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Anatomy of a home recording session

The two of you playing along at home may recall that in the last couple of months I’ve dropped a reference here and there to some developments about which I hope to be able to divulge more later. Well, we’re getting really close to me being able to actually say something — hopefully this week I’ll be able to say something concrete.

In the meantime, last night I recorded something related to one of these developments. I had been asked if I would be willing to read X and have it recorded so it could be used for a particular outcome Y, and I said sure, no problem. Great, came the response — are you able to record it yourself?

So, last night GarageBand and I started to get to know each other. (I have been an Audacity guy in the past, but for some reason Audacity stopped being able to export readable .mp3 audio for me, and I just haven’t gotten around to reinstalling to see if that fixes the problem.) I initially tried to record with the onboard mic on my MacBook, but the result was less-than-satisfying. Using my Sony ECM-MS907 microphone wound up being better, but then it became clear that I’d have even better results if I were able to mount it on something so that it would be closer to my mouth. The best mount I had on hand was — and this is just too glamorous for words — an empty Diet Pepsi can.

Having the makeshift studio setup in place, it took me about an hour and a half to record what I needed to record in a more-or-less satisfactory manner. Between this and other experiences recording in real recording studios, let me tell you that there’s nothing linear about it, it’s really quiltwork all around. Read this part, stop. Read that part, stop. Reread an earlier section to try to smooth out the flow into it from a different section, stop. Cut and paste this over there, snip out this second and a half pause here. Once everything was recorded and all of the pieces put together in a cohesive manner that simulated me sitting down and reading straight through from start to finish in a more-or-less (probably less) charming, personable manner, I then applied the “Male Radio Noisy” effect to try to clean up some of the fan and other ambient noise I was dealing with in my wife’s home office. I gave it a listen, and the result seemed to me to be more or less acceptable (I am making the assumption that the recipient will do some other things to it), so I exported it to an .mp3. I gave it a spin on my iPod to get a better sense of just how much noise was removed, and it was actually pretty good. I then sent an e-mail to my contact, saying, “Ready when you are.”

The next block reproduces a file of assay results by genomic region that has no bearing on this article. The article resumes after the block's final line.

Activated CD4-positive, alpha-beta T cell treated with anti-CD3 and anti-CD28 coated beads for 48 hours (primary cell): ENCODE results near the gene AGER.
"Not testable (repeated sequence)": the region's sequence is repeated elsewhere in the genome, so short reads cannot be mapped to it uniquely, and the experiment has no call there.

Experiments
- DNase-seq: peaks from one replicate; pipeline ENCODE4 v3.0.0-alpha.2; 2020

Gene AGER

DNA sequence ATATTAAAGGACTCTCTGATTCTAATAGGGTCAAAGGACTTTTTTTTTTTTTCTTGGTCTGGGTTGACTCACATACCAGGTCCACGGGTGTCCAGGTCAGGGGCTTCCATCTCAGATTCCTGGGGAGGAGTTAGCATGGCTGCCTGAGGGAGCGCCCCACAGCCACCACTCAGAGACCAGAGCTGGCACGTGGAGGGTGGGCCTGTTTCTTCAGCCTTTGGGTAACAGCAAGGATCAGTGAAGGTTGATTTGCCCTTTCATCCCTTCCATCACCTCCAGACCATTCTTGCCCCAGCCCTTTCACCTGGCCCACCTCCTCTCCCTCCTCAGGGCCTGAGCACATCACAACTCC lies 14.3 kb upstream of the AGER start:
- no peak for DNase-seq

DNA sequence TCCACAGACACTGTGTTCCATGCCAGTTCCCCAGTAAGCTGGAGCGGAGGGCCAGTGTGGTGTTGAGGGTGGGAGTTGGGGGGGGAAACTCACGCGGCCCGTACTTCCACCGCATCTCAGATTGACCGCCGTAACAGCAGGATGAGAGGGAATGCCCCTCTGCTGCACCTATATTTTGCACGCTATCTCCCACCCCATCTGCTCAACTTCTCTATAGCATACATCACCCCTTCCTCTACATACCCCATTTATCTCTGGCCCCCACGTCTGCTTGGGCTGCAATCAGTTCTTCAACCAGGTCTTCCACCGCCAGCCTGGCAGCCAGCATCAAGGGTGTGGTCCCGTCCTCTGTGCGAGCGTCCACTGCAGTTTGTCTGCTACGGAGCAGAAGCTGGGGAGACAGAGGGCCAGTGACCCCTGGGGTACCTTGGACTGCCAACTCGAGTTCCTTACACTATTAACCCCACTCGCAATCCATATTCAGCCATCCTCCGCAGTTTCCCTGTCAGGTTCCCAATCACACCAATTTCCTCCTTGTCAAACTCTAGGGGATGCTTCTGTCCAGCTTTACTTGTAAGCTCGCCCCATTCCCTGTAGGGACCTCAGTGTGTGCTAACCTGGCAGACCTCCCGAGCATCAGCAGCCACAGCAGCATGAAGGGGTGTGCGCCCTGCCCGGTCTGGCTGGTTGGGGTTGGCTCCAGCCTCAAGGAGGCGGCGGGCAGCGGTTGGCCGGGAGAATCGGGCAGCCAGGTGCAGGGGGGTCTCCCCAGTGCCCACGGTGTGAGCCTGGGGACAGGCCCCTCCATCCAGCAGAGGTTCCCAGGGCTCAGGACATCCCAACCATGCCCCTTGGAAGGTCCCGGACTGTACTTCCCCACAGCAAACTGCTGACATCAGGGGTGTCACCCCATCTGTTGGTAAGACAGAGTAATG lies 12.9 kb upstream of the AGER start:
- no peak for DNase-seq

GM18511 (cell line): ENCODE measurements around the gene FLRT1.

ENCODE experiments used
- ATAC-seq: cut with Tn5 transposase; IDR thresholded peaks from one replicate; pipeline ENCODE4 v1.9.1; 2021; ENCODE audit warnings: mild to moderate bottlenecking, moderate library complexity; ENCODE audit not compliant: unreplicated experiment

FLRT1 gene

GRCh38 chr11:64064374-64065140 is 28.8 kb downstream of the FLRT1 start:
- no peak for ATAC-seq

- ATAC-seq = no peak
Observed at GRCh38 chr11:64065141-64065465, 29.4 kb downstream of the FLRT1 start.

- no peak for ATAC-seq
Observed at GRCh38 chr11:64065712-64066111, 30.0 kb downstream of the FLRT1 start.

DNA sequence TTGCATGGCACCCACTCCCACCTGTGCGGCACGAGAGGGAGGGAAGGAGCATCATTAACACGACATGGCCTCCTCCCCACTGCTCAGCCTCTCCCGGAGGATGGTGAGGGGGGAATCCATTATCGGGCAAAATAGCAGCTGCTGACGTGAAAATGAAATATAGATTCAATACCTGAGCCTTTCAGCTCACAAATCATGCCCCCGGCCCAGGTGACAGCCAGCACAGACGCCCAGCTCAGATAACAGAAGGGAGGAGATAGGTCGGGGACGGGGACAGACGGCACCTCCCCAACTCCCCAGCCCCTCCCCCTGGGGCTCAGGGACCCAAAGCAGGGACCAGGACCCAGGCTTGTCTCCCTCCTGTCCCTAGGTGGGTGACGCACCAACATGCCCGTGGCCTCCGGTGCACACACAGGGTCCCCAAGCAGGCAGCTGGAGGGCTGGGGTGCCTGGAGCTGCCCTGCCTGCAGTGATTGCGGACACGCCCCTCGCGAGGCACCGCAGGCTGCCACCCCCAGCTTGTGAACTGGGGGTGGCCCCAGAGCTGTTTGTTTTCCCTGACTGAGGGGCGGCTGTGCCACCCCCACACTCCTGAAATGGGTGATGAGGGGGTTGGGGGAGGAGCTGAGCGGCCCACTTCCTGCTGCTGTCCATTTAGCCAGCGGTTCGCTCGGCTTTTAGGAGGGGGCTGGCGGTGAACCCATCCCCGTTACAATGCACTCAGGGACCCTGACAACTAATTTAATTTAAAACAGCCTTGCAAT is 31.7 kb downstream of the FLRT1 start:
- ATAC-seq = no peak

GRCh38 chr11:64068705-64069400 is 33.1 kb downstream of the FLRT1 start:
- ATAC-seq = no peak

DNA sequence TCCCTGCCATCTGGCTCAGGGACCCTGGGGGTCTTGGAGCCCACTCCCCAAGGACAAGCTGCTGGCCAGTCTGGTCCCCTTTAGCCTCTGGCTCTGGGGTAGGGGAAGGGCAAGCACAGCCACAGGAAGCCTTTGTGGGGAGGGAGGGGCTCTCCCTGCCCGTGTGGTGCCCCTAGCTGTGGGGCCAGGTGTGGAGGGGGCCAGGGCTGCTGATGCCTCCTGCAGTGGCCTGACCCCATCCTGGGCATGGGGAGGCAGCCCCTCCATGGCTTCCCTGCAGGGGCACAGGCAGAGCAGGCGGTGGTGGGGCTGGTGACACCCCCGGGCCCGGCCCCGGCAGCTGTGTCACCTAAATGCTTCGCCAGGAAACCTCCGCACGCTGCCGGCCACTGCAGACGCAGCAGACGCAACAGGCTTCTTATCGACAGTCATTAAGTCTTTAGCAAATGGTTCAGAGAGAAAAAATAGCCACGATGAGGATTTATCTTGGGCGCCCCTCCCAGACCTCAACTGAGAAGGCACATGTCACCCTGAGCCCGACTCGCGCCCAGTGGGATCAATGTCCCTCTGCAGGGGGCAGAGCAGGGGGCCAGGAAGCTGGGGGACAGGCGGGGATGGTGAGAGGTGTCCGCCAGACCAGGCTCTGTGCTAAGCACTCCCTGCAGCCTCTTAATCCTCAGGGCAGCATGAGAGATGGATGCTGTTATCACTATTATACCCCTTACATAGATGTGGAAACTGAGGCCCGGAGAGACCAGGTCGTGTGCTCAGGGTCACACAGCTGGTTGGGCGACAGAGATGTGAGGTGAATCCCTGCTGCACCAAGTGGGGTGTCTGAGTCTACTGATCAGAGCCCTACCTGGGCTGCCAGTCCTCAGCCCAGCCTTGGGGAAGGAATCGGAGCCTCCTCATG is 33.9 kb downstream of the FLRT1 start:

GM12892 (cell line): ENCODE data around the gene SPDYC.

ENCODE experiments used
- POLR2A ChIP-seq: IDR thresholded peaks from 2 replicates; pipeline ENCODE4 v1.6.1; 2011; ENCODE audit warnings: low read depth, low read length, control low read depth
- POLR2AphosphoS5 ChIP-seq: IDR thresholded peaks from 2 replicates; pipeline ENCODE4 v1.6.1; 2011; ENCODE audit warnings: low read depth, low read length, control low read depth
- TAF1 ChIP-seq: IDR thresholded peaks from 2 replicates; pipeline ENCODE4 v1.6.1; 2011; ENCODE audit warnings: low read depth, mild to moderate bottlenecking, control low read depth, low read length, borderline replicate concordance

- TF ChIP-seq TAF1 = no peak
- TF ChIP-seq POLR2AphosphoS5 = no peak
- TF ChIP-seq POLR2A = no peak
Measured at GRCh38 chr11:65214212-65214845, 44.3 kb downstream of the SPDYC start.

Eventually I should be able to tell you more about just what this is. In the meantime, I’ll say that reading your own words into a microphone in a way that’s interesting isn’t as easy as it may seem (and time will tell just how successful I actually was, if at all), and that if I were to have to do this kind of thing at home more often, I’d want to invest in some better equipment, at least. This would only happen if third parties were to ask me to (such as this particular case) — I can’t see myself independently and voluntarily venturing into something like podcasting at this stage of the game. There are just not enough hours in my life.

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